Stoves didn’t exist during colonial American times. Women cooked outside over an open fire or in huge fireplaces in the kitchen. They prepared meals using reflector ovens and pots hanging from chain, hooks and cranes. Wood was carried in for the fire, and the ashes had to be carried out, which made for a messy job. So, as with most things, necessity became the mother of invention. Voila, the broom came into being.
Colonial American brooms, called beson (pronounced bee-zum), consisted of bundles of twigs tied together and attached to a handle. Cordage used to tie the broom was made from hemp and flax. Rougher fibers were used to make the cordage. Other crude brooms were made of reeds, grasses, small twigs, branches, and corn husks but didn’t last long, requiring frequent replacements.
As with many other inventions, Ben Franklin had a hand in broom making. He found a seed on a broom that a friend brought him from France for dusting his beaver hat. He obtained some of the broomcorn seeds in Hungary, which he planted and which grew into tall corn-like plants with a flowering brush of stiff fibers.
Broomcorn, which had been cultivated in Asia and Africa since ancient times, became a novelty for gardens in Philadelphia. The first recorded broom, comprised of sorghum fibers, was made in 1797 by a man in Massachusetts, Levi Dickenson.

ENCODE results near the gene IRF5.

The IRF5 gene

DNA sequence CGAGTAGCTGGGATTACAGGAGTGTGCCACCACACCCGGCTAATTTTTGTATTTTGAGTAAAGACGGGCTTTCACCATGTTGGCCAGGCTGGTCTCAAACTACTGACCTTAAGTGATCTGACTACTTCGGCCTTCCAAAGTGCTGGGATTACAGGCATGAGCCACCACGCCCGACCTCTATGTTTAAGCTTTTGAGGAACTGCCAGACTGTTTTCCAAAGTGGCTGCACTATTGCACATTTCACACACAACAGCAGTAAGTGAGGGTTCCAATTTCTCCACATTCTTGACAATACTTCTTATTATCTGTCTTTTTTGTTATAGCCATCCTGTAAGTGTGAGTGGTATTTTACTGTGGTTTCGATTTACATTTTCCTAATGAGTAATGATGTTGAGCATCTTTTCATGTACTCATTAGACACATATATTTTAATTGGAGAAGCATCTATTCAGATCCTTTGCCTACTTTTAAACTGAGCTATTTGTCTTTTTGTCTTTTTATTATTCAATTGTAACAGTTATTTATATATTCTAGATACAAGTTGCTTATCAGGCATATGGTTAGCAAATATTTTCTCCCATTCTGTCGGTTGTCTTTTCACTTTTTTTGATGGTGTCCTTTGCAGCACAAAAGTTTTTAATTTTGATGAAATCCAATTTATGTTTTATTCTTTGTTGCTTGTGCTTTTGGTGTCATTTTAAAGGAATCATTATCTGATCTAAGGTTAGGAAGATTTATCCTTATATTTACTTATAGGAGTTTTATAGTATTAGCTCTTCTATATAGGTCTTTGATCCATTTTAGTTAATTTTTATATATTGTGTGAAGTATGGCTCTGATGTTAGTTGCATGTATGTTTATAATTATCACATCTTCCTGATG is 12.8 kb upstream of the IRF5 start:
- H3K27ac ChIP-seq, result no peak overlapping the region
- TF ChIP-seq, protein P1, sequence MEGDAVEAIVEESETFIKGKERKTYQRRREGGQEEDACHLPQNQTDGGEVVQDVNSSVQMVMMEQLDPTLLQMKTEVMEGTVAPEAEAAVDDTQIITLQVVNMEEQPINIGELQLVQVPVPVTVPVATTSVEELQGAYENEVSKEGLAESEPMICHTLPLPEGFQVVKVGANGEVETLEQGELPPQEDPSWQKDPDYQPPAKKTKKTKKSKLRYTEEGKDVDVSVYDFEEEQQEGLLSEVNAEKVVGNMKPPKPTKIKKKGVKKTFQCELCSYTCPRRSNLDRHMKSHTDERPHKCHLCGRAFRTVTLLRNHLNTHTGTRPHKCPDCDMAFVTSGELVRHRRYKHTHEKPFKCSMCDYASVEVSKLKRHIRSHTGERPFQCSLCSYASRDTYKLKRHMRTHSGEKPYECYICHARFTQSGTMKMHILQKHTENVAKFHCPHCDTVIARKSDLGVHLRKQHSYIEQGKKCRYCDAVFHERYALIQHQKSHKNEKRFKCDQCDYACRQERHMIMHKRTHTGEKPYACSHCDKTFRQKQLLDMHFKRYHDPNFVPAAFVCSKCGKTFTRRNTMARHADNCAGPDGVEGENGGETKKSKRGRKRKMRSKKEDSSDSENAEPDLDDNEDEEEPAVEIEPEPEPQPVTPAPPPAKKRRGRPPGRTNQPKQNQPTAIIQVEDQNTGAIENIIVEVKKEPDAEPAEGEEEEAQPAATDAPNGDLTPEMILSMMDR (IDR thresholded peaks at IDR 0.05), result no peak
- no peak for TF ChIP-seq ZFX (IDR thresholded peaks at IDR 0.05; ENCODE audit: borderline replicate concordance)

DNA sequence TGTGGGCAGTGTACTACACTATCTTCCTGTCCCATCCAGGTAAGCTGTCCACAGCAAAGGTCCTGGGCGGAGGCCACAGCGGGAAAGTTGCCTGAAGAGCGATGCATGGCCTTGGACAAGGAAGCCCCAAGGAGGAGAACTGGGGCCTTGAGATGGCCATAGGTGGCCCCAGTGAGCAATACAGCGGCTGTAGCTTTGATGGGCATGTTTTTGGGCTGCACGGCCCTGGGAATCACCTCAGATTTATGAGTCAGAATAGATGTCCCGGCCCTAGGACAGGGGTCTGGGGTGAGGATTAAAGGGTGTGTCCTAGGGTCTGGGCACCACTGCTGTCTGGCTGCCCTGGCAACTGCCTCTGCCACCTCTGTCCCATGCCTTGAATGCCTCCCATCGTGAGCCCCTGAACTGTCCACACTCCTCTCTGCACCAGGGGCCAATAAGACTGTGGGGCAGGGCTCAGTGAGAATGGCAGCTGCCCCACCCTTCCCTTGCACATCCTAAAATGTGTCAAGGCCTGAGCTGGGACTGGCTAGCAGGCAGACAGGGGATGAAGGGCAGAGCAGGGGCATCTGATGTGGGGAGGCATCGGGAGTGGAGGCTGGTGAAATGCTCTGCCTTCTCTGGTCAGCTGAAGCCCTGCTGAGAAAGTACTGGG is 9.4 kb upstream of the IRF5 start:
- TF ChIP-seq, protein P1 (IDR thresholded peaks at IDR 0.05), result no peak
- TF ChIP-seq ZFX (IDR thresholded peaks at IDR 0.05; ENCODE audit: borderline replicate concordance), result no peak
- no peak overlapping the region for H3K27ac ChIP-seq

The planting of broomcorn and broom-making grew into an important industry, and for more than a century, the American housewife considered a good broom a prized possession. Brooms came in many sizes and for various purposes--floor brooms, outdoor brooms, whisk brooms, brushes, and pot brooms used in the kitchens to clean away dust, debris, and ashes from fireplaces.
Shakers who lived in Watervliet, NY, began their broom-making businesses around 1798 and are credited with inventing the flat broom. They recorded that Theodore Bates of Watervliet examined the circular bundled broom and determined that flat brooms would move dust and dirt more efficiently. The bundles were put into a vice, flattened, and sewn in place.
By 1820, Shakers had developed machinery to improve the quality of brooms and discovered that wire was an effective way of securing the broom handles. Settlers throughout the Appalachian region blended their skills and crafts. Although brooms were manufactured in Massachusetts and sent all around the country, there were isolated Appalachian communities that carried on the traditions of the old ways well into the early 1800s.
Susan F. Craft is the author of The Chamomile, a Southern Independent Booksellers Alliance award winning Revolutionary inspiration romantic suspense.
The site for Susan's blog, Historical Fiction a Light in Time, is http://historicalfictionalightintime.blogsot.com